Invisible People contains the stories of 53 poor, stigmatized and marginal Indonesians. It includes the stories of paraplegics; sex workers; landless peasants; transsexuals; widows, divorcees and abandoned women; sea-dwelling, semi-nomadic Bajau fishers and pirates; drug users in urban slums; Papuans living with HIV and dying of AIDS; beggars and others disabled and disfigured by leprosy. The stories were collected and transcribed by Irfan Kortschak. The book contains black and white images of the subjects and their communities by Poriaman Sitanggang. Invisible People was published by the Lontar Foundation on behalf of the PNPM Support Group.
In 2008, Mercy Corps in Indonesia invited Josh Estey and Irfan to produce a book profiling the lives of nineteen street vendors in Jakarta. We started with a very broad working definition of what a “street vendor” was. Basically, we agreed that it was anyone selling goods or services from an informal outlet on the street, whether from fixed premises in a ramshackle stall or wandering as an itinerant. We deliberately looked for women household heads; street children; disabled vendors; people with criminal records; people involved in trash disposal. We included some vendors who lived in desperate poverty. There were others who were surprisingly rich. We wanted to show that Jakarta’s street vendors are a diverse bunch of people.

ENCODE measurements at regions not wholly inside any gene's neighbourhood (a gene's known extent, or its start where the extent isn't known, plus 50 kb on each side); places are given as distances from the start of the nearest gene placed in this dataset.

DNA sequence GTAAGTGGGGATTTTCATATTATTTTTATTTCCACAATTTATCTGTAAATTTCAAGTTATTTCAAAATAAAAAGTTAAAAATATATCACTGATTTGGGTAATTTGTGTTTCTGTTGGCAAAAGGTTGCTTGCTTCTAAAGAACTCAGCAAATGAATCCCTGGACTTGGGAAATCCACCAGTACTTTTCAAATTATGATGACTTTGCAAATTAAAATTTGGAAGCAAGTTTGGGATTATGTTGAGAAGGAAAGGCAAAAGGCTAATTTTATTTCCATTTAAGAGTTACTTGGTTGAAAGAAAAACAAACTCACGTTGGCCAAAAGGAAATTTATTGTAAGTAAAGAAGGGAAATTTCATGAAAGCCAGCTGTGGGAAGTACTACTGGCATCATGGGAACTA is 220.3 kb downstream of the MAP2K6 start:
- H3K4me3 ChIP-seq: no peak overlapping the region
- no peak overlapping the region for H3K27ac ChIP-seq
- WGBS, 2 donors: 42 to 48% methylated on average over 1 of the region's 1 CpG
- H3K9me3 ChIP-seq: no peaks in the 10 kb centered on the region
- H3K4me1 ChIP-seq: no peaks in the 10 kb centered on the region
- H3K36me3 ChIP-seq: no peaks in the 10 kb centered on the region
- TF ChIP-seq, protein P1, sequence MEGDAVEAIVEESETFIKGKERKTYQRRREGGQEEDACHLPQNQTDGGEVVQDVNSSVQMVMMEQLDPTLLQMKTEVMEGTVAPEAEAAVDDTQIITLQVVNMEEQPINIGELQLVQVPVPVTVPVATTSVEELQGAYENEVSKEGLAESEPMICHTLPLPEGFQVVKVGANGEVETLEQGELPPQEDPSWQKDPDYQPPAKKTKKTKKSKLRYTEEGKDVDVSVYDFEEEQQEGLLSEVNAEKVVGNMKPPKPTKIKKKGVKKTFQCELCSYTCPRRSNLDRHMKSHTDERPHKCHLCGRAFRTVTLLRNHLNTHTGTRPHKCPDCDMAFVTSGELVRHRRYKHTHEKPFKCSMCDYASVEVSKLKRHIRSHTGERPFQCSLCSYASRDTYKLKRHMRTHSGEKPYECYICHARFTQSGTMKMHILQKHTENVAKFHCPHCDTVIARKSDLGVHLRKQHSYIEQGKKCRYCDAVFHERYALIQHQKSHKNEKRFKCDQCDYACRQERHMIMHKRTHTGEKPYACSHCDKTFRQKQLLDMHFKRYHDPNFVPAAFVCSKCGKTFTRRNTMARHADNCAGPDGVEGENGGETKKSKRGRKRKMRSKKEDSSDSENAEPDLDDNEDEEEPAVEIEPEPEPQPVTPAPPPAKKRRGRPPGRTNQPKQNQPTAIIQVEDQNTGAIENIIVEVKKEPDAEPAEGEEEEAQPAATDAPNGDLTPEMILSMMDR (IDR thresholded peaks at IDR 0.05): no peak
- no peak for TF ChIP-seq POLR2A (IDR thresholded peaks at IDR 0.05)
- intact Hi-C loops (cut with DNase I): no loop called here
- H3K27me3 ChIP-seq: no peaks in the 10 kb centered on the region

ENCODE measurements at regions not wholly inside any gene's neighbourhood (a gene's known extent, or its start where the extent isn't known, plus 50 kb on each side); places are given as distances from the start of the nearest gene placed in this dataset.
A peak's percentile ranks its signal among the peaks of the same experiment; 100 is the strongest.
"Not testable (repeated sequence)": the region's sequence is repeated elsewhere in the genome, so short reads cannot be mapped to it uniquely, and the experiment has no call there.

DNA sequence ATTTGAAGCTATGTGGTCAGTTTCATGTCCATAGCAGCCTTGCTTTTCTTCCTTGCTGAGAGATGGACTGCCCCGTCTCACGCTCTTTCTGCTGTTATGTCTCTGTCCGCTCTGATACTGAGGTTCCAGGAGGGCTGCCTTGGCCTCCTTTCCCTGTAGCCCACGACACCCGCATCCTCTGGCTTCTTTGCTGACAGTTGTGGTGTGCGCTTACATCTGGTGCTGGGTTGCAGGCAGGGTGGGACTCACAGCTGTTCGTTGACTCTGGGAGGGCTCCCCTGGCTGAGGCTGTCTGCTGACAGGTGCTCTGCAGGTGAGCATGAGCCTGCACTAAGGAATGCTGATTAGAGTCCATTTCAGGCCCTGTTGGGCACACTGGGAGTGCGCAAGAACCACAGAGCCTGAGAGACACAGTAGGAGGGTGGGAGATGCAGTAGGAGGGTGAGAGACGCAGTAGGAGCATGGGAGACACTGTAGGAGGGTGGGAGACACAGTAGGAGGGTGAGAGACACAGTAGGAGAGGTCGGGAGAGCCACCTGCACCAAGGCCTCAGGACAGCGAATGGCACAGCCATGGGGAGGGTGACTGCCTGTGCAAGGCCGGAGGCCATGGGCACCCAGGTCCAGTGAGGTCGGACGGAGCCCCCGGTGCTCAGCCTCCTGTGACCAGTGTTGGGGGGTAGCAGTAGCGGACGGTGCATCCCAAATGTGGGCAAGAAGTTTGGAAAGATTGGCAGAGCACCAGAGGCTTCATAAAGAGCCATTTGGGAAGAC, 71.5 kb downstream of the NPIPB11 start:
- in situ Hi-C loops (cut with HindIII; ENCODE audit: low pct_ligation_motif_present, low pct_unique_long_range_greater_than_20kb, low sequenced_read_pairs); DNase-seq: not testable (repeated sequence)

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Who is Irfan Kortschak?
I first came to Indonesia after I completed a degree in Indonesian area studies at the University of Melbourne, when I received an Indonesian government scholarship to study Javanese and performing arts in Solo, Central Java. Since then, I’ve traveled through every major region of Indonesia, working as a writer, editor, communications specialist, journalist and translator for development agencies, civil society organizations, media outlets, and business organizations. I’ve written a few books and numerous articles and been involved in the preparation of academic documents, research reports, fund raising proposals, corporate profiles, annual reports, advertising copy, literary writing, profiles and speeches. Somewhere a long the way, I picked up a Master’s degree in international and community development.
A while back, I applied for a project at an interesting NGO based in Bali and involved in environmental and social issues throughout the archipelago. As part of the application, they asked me to make a one-minute video explaining why I wanted to be involved. Here’s the video: